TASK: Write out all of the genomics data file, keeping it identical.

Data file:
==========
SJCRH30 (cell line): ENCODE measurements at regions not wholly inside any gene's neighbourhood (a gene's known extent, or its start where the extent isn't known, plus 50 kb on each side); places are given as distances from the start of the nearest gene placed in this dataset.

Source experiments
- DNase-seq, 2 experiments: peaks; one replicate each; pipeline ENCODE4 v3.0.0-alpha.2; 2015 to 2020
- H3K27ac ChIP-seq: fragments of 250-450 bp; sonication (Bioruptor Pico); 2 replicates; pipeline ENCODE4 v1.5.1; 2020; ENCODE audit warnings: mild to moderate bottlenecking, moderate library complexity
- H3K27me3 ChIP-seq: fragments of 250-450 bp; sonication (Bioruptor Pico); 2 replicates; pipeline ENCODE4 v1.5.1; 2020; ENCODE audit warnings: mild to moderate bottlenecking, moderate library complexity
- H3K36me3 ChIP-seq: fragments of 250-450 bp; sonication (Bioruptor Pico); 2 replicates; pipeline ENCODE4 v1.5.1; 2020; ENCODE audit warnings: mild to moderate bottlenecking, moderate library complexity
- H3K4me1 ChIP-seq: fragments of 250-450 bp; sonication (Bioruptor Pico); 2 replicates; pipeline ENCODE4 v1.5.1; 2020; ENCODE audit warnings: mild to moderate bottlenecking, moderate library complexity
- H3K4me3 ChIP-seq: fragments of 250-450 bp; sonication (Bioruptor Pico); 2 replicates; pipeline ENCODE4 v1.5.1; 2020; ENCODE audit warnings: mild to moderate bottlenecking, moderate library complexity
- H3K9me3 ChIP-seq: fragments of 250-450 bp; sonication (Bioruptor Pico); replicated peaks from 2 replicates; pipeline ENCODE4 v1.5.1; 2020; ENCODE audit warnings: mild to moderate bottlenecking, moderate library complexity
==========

SJCRH30 (cell line): ENCODE measurements at regions not wholly inside any gene's neighbourhood (a gene's known extent, or its start where the extent isn't known, plus 50 kb on each side); places are given as distances from the start of the nearest gene placed in this dataset.

Source experiments
- DNase-seq, 2 experiments: peaks; one replicate each; pipeline ENCODE4 v3.0.0-alpha.2; 2015 to 2020
- H3K27ac ChIP-seq: fragments of 250-450 bp; sonication (Bioruptor Pico); 2 replicates; pipeline ENCODE4 v1.5.1; 2020; ENCODE audit warnings: mild to moderate bottlenecking, moderate library complexity
- H3K27me3 ChIP-seq: fragments of 250-450 bp; sonication (Bioruptor Pico); 2 replicates; pipeline ENCODE4 v1.5.1; 2020; ENCODE audit warnings: mild to moderate bottlenecking, moderate library complexity
- H3K36me3 ChIP-seq: fragments of 250-450 bp; sonication (Bioruptor Pico); 2 replicates; pipeline ENCODE4 v1.5.1; 2020; ENCODE audit warnings: mild to moderate bottlenecking, moderate library complexity
- H3K4me1 ChIP-seq: fragments of 250-450 bp; sonication (Bioruptor Pico); 2 replicates; pipeline ENCODE4 v1.5.1; 2020; ENCODE audit warnings: mild to moderate bottlenecking, moderate library complexity
- H3K4me3 ChIP-seq: fragments of 250-450 bp; sonication (Bioruptor Pico); 2 replicates; pipeline ENCODE4 v1.5.1; 2020; ENCODE audit warnings: mild to moderate bottlenecking, moderate library complexity
- H3K9me3 ChIP-seq: fragments of 250-450 bp; sonication (Bioruptor Pico); replicated peaks from 2 replicates; pipeline ENCODE4 v1.5.1; 2020; ENCODE audit warnings: mild to moderate bottlenecking, moderate library complexity